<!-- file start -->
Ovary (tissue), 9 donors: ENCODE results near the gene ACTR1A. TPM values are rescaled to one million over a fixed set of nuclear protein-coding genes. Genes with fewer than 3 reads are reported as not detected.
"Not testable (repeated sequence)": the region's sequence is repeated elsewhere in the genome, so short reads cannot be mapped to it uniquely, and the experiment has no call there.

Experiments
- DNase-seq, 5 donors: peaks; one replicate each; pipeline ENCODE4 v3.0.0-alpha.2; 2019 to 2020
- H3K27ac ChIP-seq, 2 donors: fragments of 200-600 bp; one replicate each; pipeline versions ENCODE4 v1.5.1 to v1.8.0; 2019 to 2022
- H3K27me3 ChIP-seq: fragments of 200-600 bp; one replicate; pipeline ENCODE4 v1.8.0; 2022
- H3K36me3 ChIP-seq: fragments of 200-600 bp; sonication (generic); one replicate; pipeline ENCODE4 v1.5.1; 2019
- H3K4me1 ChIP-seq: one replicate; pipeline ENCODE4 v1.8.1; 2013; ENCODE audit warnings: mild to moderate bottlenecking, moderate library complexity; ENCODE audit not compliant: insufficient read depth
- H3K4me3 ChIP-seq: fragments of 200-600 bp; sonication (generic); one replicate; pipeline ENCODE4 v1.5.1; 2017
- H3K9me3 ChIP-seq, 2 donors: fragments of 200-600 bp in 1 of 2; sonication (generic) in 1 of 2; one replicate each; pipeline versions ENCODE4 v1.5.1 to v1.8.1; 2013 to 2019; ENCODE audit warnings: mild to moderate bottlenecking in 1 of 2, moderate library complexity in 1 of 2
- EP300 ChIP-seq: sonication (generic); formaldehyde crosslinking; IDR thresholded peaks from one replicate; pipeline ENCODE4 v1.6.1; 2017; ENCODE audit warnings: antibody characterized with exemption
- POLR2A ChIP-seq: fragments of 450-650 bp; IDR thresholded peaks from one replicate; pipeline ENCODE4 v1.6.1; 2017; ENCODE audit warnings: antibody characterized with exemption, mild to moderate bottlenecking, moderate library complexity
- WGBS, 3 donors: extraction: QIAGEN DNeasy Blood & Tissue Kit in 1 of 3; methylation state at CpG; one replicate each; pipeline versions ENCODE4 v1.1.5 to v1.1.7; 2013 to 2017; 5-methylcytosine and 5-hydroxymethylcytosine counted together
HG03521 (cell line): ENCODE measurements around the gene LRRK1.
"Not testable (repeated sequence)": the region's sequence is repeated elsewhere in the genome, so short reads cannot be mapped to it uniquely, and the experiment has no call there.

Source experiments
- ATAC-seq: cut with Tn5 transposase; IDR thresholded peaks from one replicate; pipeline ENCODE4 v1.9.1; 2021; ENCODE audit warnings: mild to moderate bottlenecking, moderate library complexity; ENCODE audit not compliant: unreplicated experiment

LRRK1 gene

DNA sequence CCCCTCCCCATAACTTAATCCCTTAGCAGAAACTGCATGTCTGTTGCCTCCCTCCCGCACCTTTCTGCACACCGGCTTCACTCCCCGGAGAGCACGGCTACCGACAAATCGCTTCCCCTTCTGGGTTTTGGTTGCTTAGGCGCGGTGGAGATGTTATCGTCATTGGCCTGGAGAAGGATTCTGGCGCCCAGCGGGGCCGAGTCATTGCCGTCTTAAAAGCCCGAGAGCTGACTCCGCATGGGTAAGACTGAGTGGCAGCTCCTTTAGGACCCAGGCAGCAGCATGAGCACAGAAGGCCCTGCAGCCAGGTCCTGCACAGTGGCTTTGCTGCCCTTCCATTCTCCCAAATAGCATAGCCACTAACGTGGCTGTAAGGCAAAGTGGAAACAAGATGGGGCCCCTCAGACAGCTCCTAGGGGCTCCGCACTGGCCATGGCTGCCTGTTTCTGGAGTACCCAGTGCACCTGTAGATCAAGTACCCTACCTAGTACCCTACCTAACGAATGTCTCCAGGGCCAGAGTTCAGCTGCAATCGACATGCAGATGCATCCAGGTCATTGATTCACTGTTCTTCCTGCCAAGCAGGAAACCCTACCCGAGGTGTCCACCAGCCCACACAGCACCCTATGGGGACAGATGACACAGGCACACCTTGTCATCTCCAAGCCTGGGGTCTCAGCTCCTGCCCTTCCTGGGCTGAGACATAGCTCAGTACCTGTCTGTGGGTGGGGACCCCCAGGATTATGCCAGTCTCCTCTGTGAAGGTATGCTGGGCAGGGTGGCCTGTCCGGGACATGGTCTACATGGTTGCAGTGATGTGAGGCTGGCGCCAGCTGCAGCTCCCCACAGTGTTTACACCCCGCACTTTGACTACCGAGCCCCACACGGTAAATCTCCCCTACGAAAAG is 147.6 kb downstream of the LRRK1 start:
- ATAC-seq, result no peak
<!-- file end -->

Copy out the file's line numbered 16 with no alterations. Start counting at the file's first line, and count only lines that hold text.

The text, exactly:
Source experiments